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Old 11-07-2006, 03:50 AM   #1
jess_hawk
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Interested in learning to spin
I've been knitting for several years now (my grandma taught me when I was in second grade, and I really started working on it a couple years ago in high school); and I am completely fascinated by spinning. There is one catch: I'm a college student. This = I have very little money and no space. A spinning wheel just doesn't sound like it would fit in my dorm, even if I could find a cheap one. How about drop spinning? That doesn't require any majorly large equipment, right? how much does a drop spindle cost? I can get a beginner's lesson for free from a local yarn shop, besides which if I have an object in my hands and a purpose in mind, I can pretty much figure out how to use it, and then practice until I get it right. and if my technique is different from everyone else's, oh well...
Second question: I don't know anyone who has sheep, but my uncle has several llamas. How hard is llama wool to spin? Could I learn on it?
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Old 11-07-2006, 04:02 AM   #2
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never mind the questions about drop spinning, I found the info I needed. lol I'm an idiot.
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Old 11-07-2006, 05:16 AM   #3
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No such thing jess

I dunno about llama's and drop spindles. Never tried it. Spinning wheel it's okay though. If you have trouble with the spindle then try silk hankies. Very easy spin.
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Old 11-07-2006, 12:31 PM   #4
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llama, alpaca, angora & other hair fleeces are a bit more slippery than wool. My fingers are too rough for spinning silk!!

PM your shipping address and I can send you some wool to get started with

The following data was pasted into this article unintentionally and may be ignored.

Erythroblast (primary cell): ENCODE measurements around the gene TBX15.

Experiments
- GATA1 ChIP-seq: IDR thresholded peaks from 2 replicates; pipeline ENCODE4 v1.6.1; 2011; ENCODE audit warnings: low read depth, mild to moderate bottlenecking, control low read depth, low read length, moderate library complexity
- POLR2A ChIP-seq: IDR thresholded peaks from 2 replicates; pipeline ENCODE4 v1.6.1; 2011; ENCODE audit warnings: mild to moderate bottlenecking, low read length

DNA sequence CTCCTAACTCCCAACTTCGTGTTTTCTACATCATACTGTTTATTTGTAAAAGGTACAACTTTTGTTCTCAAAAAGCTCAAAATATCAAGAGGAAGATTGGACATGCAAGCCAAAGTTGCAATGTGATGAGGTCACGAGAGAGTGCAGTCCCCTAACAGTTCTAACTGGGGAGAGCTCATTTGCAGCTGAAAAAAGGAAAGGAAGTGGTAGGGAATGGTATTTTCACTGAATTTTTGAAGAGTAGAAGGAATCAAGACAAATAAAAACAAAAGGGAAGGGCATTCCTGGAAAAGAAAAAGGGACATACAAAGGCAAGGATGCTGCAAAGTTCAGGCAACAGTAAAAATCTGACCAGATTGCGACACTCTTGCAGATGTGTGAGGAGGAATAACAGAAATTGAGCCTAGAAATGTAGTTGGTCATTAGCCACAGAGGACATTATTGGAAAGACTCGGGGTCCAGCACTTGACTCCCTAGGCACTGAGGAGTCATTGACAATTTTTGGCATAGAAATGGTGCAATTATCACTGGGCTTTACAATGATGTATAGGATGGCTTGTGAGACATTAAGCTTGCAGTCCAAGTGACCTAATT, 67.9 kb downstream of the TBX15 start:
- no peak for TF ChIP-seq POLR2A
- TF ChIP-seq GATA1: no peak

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Old 11-07-2006, 02:30 PM   #5
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Thanks SO much for the offer, I'll keep it in mind but I rarely get my mail at the moment (I'm at college and my classes run over the time when our post office is open), and I'm not very comfortable giving out my address to people online. We'll see if I can find something around here first.

Curious about other fibers, once I get the hang of it... can feathers be spun? I'm going to have a whole bunch of those soon, and if I learn to spin, I'd like to try removing the shafts from the feathers and spinning some yarn from that. I have a feeling that its totally impractical/impossible but I thought I'd ask anyway.
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Old 11-07-2006, 02:52 PM   #6
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Understand completely Jess. If you'd like to know a bit more about me, click on the link in my siggie. I like helping new spinners out and heaven knows I have way too much fiber begging to be spun!

Are you wanting to spin just feathers or add feathers in what you spin? I've had some success with stripping peacock feathers and carding it into the wool before I spin & I've thought about adding feathers when I ply but it seems like a tedious process and not guaranteed the feathers would stay.
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Old 11-07-2006, 03:06 PM   #7
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Jess, spindling is a GREAT way to start if you don't want to drop a lot of money. Spinning is sooo cool in that you can spend what you want to -- a little or a lot -- and still get great results and develop an awesome skill!

If you think you'll be spindling for a while, I would recommend starting with a good spindle vs. a kit spindle -- after a few weeks on the kit one you'll more than likely want to graduate to a different one! There are several that are good but still very affordable -- the Schacht Hi-Lo spindles are $16 and come in three weights; Cascade has a great little spindle that's $20 (the Little Si) and Greensleeves has a "bare bones" spindle that's supposed to be really nice, only $15.

Good luck!
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Old 11-07-2006, 04:44 PM   #8
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I was thinking just spinning feathers themselves, but I like the idea of carding them into wool - seems much more feasible and wouldn't take nearly as many feathers. Thanks for the advice!
Julie, thanx for the information on spindles. I might try making one first, because its cheaper and I love to make things, but I'll probably ask for an actual spindle for christmas so that helps a ton!

Anyone know anything about (I think its called) Navajo spinning? Where you use a longer shaft on a spindle and just roll it down your thigh to create the spin?
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